Archbishop Charles Jude Scicluna visited the works at the Adelaide Cini Institute in St Venera, which was transferred by the Church to Hospice Malta to establish St Michael Hospice – the first complex in Malta which will provide comprehensive palliative care. Structural works on this Church-owned land that spreads over 11,600 square metres were completed in recent days and the project will now enter its next phase. This will include electrical works, paving, plastering, and the installation of lifts and all other equipment required for St Michael Hospice to be a first-class palliative care centre.

Archbishop Charles Scicluna expressed his gratitude for the works being carried out and noted the progress made to complete the project despite the challenges the pandemic brought about. The Archbishop said that the value of this project lies not only in the Church’s land and property, but in the fact that this complex will improve the quality of life and provide dignity to patients. Archbishop Scicluna referred to St Michael Hospice as a strong statement in favour of life.

The Archbishop was given a tour of the complex by the Chairperson of Hospice Malta Bernadette Bonnici Kind, Hospice CEO Kenneth Delia, architect Claude Borg, project coordinator Lora Cascun and project manager Jeandre Mallia.

St Michael Hospice complex, which will be run by Hospice Malta, is set to be completed in December next year. The ground floor will be dedicated to services for patients, and will include 16 individual rooms, all leading to the surrounding gardens allowing patients to easily access the outdoor area. This garden is considered to be an essential space for both patients and visitors, whilst providing clean air to St Venera.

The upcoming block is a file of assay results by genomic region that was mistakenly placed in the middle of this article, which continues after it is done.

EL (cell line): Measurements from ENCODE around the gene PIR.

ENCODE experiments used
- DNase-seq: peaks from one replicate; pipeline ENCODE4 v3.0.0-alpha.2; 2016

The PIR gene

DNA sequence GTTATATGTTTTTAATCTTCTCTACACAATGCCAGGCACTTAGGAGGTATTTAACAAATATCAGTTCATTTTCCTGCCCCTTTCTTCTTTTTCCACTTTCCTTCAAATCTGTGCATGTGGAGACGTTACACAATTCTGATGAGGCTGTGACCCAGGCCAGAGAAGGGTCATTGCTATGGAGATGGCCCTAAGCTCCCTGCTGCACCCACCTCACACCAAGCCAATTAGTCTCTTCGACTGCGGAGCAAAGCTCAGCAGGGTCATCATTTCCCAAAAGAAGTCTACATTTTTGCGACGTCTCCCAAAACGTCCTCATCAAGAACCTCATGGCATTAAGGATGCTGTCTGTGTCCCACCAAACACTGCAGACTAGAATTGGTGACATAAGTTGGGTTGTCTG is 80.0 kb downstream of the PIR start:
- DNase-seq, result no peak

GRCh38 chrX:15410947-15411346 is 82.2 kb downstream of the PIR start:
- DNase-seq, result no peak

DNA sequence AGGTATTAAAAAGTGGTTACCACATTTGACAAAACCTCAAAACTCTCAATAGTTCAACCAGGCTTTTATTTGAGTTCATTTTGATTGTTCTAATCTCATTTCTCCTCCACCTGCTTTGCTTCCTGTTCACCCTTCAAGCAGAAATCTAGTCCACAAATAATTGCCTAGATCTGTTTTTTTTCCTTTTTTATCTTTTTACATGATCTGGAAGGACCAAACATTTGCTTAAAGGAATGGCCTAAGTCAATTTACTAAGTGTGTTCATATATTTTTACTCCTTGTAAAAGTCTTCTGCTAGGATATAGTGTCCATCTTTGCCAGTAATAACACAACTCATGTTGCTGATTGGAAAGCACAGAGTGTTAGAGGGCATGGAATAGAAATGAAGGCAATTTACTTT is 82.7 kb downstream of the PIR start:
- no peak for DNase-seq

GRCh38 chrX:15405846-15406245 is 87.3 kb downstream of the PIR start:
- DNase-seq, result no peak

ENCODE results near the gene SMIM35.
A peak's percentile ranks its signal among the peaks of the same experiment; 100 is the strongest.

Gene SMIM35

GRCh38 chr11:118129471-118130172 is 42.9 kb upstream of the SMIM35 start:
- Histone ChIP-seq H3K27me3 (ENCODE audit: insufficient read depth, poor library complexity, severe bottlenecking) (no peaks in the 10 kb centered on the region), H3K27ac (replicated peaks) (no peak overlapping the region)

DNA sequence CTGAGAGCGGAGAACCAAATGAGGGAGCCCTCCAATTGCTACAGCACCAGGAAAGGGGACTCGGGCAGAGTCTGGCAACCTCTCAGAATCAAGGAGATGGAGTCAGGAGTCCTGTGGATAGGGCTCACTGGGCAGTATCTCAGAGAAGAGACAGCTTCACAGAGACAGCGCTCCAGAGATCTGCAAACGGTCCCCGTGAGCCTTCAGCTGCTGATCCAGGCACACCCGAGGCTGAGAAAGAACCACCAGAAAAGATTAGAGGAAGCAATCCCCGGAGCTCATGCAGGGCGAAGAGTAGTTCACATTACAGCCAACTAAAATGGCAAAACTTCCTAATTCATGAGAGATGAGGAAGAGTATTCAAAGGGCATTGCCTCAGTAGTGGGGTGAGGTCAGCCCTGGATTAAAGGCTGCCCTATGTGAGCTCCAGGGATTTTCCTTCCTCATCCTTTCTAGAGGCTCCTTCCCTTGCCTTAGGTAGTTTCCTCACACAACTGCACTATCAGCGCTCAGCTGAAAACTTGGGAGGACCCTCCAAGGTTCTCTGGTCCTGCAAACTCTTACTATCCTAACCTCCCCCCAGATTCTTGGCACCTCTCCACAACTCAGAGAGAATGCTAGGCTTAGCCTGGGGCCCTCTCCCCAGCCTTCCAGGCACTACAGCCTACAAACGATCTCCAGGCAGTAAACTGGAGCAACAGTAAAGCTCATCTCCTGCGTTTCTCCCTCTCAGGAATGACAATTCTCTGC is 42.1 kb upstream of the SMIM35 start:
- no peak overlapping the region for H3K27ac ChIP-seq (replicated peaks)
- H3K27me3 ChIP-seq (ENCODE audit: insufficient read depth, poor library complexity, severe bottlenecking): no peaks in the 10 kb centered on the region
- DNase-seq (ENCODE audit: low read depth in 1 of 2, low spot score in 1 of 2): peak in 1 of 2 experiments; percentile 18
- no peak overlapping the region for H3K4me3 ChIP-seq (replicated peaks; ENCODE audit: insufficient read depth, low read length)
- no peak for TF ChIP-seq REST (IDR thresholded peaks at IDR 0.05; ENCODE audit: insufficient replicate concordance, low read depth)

Other services that will be offered by St Michael Hospice include day therapy and an outpatients unit, as well as a loaning facility of equipment that may be required by patients in the community. The upper floor will consist of counselling and training rooms, as well as offices for staff.

While the Archdiocese facilitated this dream shared by both the Church and Hospice Malta by donating land valued at €8 million, it is estimated that the St Michael Hospice project will cost €12.5 million. Hospice Malta is therefore appealing to the Maltese and Gozitan’s generosity in contributing to this project that grants dignity to patients and offers support to their relatives. Those wishing to give a donation or seek further information may visit